“Our stores operate like billboards,” Michelle says. When asked about in-store customer acquisition, Michelle shares that 50% of LIVELY customers now discover the brand just by walking past a store.
But what’s most interesting is how the brand nurtures the customer relationship after the initial discovery. LIVELY has rapidly grown its community, and the brand’s customer lifetime value, by capturing names and emails at their Shopify Point-of-Sale (POS), and putting customers into the same highly-effective sales funnel that they use for their online store.
“[Today], most of our in-store customers become repeat customers online,” Michelle says. “It’s much easier to repeat a purchase online once you’ve come in, done a fitting, and know your bra size.”
This funnel works both ways. Customers who discover the brand online and book a fitting appointment on LIVELY's website are also much more likely to convert, become return customers, and refer friends and family to the brand.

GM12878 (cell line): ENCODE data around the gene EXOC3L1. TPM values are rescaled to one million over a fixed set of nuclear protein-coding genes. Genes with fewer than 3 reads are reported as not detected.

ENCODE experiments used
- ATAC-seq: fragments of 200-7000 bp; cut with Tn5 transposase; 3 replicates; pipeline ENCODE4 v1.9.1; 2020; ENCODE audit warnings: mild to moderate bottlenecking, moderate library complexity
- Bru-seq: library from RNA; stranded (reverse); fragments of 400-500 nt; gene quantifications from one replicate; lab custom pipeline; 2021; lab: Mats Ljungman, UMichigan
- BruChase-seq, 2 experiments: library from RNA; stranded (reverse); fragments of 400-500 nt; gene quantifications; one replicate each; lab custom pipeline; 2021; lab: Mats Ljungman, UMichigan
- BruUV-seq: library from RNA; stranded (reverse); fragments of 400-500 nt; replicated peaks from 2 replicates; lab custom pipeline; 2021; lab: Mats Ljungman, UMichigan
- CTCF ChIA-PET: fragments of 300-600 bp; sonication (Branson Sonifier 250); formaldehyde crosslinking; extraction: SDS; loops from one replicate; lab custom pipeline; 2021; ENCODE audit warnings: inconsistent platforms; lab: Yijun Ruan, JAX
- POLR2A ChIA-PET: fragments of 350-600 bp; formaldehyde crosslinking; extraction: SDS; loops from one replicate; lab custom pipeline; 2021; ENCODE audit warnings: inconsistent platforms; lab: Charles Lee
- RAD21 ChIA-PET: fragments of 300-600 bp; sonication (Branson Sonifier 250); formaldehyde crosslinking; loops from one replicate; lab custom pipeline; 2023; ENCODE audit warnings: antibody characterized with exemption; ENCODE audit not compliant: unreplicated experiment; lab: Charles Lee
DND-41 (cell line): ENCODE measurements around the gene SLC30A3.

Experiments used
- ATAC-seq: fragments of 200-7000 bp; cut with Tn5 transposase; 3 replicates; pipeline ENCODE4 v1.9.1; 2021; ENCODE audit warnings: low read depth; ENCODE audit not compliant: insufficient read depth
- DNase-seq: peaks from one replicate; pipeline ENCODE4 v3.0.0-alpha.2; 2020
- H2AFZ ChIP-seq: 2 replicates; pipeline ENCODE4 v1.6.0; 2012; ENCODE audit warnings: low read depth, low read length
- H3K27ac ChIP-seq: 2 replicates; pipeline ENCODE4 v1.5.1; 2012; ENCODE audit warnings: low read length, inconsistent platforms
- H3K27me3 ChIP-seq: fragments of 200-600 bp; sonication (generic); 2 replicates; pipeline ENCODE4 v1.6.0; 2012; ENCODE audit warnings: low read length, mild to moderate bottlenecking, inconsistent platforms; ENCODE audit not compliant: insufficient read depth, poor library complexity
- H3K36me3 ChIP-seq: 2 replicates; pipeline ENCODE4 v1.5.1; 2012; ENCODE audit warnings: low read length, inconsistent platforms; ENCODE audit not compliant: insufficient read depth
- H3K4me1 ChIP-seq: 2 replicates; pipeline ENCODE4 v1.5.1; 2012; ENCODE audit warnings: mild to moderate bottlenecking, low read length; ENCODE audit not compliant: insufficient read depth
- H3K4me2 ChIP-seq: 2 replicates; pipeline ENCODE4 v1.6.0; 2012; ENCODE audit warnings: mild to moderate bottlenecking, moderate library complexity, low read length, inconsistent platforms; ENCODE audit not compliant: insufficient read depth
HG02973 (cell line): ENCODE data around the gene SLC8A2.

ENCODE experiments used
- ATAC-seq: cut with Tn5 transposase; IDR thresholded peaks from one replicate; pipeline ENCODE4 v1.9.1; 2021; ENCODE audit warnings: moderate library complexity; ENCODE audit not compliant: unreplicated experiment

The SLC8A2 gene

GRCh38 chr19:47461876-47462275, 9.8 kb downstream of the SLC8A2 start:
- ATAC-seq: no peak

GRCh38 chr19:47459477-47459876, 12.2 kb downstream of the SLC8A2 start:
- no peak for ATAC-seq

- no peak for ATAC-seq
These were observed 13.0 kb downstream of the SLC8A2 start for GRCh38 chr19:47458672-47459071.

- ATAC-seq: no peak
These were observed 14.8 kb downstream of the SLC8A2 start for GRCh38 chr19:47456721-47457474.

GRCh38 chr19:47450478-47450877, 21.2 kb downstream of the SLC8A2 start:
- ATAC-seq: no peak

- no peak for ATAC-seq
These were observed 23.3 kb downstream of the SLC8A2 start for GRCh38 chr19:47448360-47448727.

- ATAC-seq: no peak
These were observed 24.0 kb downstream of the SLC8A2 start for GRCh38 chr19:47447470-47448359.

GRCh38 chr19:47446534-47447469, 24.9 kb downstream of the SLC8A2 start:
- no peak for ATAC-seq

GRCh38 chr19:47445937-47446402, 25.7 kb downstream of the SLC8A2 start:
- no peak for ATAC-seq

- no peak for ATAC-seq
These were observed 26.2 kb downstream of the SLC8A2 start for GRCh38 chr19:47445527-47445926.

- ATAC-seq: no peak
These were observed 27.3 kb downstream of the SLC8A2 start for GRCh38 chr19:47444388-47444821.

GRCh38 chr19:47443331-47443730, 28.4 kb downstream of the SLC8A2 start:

Michelle explains that it was Shopify’s customizable platform that allowed them to do this. They created a proprietary online booking experience, called a “fit sesh”, where women can fill out their personal details and schedule a time to come in for a bra fitting.
Unlike the clinical nature of traditional bra fittings, LIVELY's staff tailors the recommendations and the experience to the customers’ unique needs—an experience only made possible by having a synced online and in-store system to track customer information.
In December 2019 alone, approximately 30% of LIVELY's in-store revenue came from customers who booked a fitting session online.
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Diving deeper into the data
Michelle lives and breathes data. She keeps a close eye on both in-store sales and online orders to gain greater insight into how customers are engaging with the brand.